This book fits really well into the current culture for obsessing over celebrities and their falls from grace - Hadley could be Lindsay Lohan in another life - and the fish out of water story of her trying to do things for herself for the first time (cooking, cleaning, shopping) is adorable without being over the top. The book is littered with pop culture references as Manning name-checks The OC, Paris Hiltonand Dancing with the Stars among others. Hadley's life could rival that of any soap opera's characters, and yet it seems completely believable because that is what life is like for today's young starlets - right? All parties and PR stunts?
This is book 2 in a series of 4, one for each of the girls. I must confess to not having read the first book, but if this one is anything to go by, they seem to be stand-alone stories with common characters rather than a series where one book builds on the last. Certainly Hadley is the one in the spotlight in this book, with the other girls in supporting actor status. Despite her diva antics, Hadley is quite a likeable girl, and I wanted to keep reading to find out what happened to her next. I also liked the way the world of a teen star wasn't portrayed as all superficial and fluffy - you even end up feeling sorry for this multi-millionaire at several points, which takes some doing.
I really rather liked this book, even if it is pretty PG. Manning has obviously done her research in this area, because the book tells a life that could be lifted directly from the pages of Perez Hilton. It's sweet and funny and touching and lively. And when Hadley finally makes her life changing decision about where it all goes from here? Well that's marvellous.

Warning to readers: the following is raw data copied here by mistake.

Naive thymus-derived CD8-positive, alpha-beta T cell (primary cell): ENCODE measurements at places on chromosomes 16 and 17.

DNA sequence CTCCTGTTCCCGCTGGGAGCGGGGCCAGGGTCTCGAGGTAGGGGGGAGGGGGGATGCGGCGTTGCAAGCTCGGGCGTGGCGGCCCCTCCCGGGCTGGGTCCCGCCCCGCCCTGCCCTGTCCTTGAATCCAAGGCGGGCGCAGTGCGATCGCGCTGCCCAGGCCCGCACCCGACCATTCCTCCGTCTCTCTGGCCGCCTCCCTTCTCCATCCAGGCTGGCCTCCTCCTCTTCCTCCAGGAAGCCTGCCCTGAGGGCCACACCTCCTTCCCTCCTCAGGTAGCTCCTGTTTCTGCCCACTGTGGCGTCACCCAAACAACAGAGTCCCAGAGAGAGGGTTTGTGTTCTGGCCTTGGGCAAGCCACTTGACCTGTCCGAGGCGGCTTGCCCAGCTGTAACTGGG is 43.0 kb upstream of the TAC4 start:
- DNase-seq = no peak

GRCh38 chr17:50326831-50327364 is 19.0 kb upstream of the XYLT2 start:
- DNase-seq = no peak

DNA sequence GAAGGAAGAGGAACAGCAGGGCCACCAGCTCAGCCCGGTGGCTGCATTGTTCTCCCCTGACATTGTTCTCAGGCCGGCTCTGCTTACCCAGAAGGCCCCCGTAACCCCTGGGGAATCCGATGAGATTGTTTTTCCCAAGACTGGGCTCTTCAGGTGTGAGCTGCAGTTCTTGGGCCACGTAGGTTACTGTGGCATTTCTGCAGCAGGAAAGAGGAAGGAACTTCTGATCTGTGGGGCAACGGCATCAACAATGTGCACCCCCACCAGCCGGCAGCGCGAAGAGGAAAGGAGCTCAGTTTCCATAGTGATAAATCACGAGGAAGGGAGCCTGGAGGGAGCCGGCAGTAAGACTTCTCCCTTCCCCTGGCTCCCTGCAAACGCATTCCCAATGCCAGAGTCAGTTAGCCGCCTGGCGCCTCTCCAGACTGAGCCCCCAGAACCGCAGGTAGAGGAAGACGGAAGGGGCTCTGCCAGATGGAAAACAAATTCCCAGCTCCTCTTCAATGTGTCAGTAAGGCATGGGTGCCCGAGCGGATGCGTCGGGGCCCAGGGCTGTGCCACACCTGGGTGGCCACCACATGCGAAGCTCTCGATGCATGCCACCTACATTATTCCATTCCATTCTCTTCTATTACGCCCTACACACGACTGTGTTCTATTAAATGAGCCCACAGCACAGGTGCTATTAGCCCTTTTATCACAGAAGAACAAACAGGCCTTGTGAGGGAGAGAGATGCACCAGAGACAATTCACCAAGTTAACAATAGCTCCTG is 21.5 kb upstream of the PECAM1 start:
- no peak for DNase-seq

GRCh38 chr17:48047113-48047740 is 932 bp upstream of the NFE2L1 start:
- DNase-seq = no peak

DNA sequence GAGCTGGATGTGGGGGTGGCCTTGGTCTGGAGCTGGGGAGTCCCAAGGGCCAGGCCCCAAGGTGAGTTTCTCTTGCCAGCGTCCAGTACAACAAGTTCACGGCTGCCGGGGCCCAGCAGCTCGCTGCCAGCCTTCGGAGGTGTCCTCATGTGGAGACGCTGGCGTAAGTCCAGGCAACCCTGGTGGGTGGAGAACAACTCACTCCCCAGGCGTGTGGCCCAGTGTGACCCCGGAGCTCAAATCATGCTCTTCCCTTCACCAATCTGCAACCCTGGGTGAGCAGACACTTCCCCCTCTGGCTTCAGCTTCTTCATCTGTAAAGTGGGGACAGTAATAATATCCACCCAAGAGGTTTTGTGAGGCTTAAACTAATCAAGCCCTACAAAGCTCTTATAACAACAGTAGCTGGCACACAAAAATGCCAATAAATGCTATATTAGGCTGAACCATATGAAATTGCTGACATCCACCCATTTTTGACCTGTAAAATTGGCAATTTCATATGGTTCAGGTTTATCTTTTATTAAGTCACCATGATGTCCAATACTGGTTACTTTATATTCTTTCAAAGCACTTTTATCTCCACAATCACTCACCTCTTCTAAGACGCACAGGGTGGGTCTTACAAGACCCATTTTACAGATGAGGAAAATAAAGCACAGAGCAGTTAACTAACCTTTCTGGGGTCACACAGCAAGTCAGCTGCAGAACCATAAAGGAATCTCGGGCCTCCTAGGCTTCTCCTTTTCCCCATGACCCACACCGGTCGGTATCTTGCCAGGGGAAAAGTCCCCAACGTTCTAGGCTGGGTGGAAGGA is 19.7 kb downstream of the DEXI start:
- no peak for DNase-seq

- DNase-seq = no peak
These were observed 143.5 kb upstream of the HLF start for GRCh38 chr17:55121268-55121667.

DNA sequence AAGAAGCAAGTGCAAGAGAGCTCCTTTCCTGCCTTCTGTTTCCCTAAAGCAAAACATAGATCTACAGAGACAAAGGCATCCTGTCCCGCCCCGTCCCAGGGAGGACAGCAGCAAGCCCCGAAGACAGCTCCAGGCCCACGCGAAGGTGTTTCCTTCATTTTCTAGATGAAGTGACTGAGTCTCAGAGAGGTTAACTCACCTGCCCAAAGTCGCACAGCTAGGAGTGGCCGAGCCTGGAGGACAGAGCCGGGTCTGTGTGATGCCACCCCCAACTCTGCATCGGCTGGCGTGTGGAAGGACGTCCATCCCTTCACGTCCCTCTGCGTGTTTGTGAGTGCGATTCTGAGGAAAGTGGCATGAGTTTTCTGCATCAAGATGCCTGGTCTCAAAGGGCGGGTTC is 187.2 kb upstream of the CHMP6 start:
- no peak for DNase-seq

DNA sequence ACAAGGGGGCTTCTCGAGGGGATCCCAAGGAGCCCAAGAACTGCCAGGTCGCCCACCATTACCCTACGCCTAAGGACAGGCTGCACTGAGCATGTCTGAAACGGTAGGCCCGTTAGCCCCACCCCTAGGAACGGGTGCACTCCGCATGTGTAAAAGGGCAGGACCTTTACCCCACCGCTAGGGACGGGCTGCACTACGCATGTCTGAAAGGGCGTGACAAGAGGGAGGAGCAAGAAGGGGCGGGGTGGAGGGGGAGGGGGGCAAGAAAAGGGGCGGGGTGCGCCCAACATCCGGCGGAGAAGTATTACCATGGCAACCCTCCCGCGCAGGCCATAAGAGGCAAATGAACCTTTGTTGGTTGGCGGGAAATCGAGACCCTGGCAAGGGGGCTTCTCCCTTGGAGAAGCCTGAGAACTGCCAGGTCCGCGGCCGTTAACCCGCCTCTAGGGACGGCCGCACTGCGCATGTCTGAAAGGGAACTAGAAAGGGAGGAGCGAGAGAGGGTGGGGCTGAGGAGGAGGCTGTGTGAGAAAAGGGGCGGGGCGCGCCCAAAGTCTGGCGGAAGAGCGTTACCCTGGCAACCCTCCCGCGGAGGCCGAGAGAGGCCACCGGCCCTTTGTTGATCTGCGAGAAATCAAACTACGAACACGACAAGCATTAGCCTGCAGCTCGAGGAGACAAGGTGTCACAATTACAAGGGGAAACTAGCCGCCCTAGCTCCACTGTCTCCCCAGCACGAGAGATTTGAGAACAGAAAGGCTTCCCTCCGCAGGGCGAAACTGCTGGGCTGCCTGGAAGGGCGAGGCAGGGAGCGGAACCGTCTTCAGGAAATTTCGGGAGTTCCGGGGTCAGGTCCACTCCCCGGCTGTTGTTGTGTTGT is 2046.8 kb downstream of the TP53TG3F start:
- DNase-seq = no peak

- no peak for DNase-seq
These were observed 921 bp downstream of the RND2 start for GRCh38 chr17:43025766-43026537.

With children's and teen books, my (often correct) theory is that books appeal to those a few years younger than the main characters - i.e. 15 year olds might like books about 18 year olds, 10 year olds like to read about 14 year olds and so on. This book is a bit different because although Hadley is 18, I think this book can go more than a few years younger in its appeal, and hit anyone at high school age really (plus their slightly nosy big sisters and/or mothers). I also think there's a divide between US and UK fiction in this respect, and this, being a British author's take on an American teen's life, spans the two. For this reason, for further reading I'm going to go with Good Girls or The Boy Book for the GCSE years and up crowd, Planet Janet for younger girls and The Motherhood Walk of Fame for the aforementioned big sisters.
Thanks go to the lovely people at Hodder for sending in the book.
You can read more book reviews or buy Fashionistas by Sarra Manning at Amazon.co.uk.
You can read more book reviews or buy Fashionistas by Sarra Manning at Amazon.com.